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World Rugby, the international governing body for rugby, is once again tweaking the laws of the game. The goal is always, of course, to ‘improve’ the game and we take a look at the amendments that will be implemented this year.


 

By Kimber Rozier CSCS, Pn1 – 2017 brings a new year and of course new World Rugby Laws. As a player, I try to spend most of my life avoiding the whistle. In order to do so, it’s important to understand the changes to the laws, and how they’ll affect game play.

While these amendments were trialed initially in a few select competitions last year, the global and international trials start January 1, 2017 for the southern hemisphere and again on August 1, 2017 in the northern hemisphere.

That means the 2017 British and Irish Lions tour, June internationals, and Women’s World Cup will be played under the global law trials. In addition, a few sevens-specific law changes are being trialed in this year’s World Series.

First up – the laws that will have the most impact on the way the game is played.

 

Law 8 Advantage

 

When there are multiple penalty infringements by the same team, the referee may allow the captain of the non-offending team to choose the most advantageous of the penalty marks.

Reasoning: To discourage repeat offending when advantage is already being played and to reward teams against whom repeat offending has taken place.

I’m definitely in favor of this one. When advantage is being played, defenses know they’re on their heels. And to overcome it, teams have killed advantage by immediately infringing again when there was a scoring opportunity. All it takes is a deliberate knock on or side entry and play stops. Which used to mean traveling all the way back to the first infringement. But now, advantage is played and maybe you try to move more centrally – giving your kicker a shot at goal in the event of a subsequent penalty.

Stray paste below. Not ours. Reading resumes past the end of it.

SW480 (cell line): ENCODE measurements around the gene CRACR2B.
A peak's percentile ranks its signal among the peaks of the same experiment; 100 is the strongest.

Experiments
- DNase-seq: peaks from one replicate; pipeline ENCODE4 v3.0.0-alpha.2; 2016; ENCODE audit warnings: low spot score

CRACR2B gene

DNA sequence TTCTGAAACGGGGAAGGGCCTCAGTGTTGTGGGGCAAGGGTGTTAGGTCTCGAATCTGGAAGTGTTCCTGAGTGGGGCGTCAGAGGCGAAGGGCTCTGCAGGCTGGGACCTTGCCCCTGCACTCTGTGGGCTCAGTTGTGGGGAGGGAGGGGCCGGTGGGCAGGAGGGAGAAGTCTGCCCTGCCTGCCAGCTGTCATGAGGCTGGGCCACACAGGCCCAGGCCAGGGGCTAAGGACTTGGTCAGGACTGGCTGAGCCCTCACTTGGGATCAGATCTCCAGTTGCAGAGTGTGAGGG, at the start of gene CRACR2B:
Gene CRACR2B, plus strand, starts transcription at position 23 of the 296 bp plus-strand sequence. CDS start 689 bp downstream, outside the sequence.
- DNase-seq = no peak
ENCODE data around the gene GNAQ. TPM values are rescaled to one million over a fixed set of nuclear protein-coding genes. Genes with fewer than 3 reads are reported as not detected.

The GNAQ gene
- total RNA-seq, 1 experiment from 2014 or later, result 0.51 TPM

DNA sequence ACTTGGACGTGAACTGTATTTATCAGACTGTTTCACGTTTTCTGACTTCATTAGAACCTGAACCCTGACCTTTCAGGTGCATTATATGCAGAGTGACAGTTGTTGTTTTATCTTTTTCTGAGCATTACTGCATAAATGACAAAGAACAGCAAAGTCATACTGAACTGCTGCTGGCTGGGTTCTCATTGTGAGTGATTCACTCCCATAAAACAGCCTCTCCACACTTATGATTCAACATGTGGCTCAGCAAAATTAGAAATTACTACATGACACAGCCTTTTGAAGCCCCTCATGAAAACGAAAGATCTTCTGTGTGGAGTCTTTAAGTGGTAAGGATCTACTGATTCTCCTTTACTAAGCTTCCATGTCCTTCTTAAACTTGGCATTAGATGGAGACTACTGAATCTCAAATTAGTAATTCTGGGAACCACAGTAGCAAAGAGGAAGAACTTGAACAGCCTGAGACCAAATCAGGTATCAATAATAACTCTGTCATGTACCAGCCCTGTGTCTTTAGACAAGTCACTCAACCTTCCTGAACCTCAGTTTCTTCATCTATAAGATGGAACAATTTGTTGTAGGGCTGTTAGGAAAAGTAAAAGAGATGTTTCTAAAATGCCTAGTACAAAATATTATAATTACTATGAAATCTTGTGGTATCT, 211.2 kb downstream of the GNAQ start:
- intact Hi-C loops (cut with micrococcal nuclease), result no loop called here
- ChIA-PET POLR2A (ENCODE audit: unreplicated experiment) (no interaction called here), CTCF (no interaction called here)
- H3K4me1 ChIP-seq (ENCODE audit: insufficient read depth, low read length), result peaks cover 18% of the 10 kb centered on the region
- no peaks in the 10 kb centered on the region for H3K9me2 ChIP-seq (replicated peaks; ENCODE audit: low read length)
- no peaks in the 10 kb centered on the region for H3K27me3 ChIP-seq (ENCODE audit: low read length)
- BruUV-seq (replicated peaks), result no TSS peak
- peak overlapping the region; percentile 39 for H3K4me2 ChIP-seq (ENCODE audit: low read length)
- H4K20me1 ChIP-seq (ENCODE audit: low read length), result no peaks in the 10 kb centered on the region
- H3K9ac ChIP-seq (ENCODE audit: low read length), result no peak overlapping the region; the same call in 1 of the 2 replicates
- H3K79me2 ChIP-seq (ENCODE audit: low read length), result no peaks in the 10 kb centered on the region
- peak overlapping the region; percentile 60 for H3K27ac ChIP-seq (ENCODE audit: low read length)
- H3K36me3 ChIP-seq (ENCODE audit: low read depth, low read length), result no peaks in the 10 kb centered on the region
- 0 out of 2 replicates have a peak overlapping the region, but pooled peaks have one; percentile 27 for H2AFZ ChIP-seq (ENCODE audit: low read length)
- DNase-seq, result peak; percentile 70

In an advantage situation, what do you have to lose? This amendment promotes the exciting, risk-taking moves that often happen during advantage. And who doesn’t want to see a team try to attack out of their own 22?

I could go on for ages detailing each different trial set for 2017. In short, it looks as if World Rugby are focusing on two things: 1) player welfare and 2) keeping the ball in play effectively. There are quite a few more trials, but I believe these four are most likely to affect the way the game is played. What do you think?

 

Sevens Specific

 

Finals should last no longer than seven minutes each half (rationale is player welfare) – the official evidence shows that a disproportionate number of injuries take place in the latter half of finals, and that more injuries occur in 20-minute finals compared to regular 14-minute games.

Unofficial evidence (from me) says that 20 minute finals after two full days of sevens are beyond exhausting. Sure, there’s the potential to score more points, but adding what amounts to almost another half changes the game entirely.

This is, in my biased opinion, the best law change yet. Sevens usually requires long, drawn out days of repeated fitness tests and powerful, full speed collisions. And injuries definitely increase due to exhaustion – whether they’re from contact or overuse.

Additionally, it’s just kind of always been weird that the final is the only game of the entire tournament to have six extra minutes. It’s basically mandatory overtime. Kudos to World Rugby for evening the playing field and limiting injury risk here.

 

Law 5 Time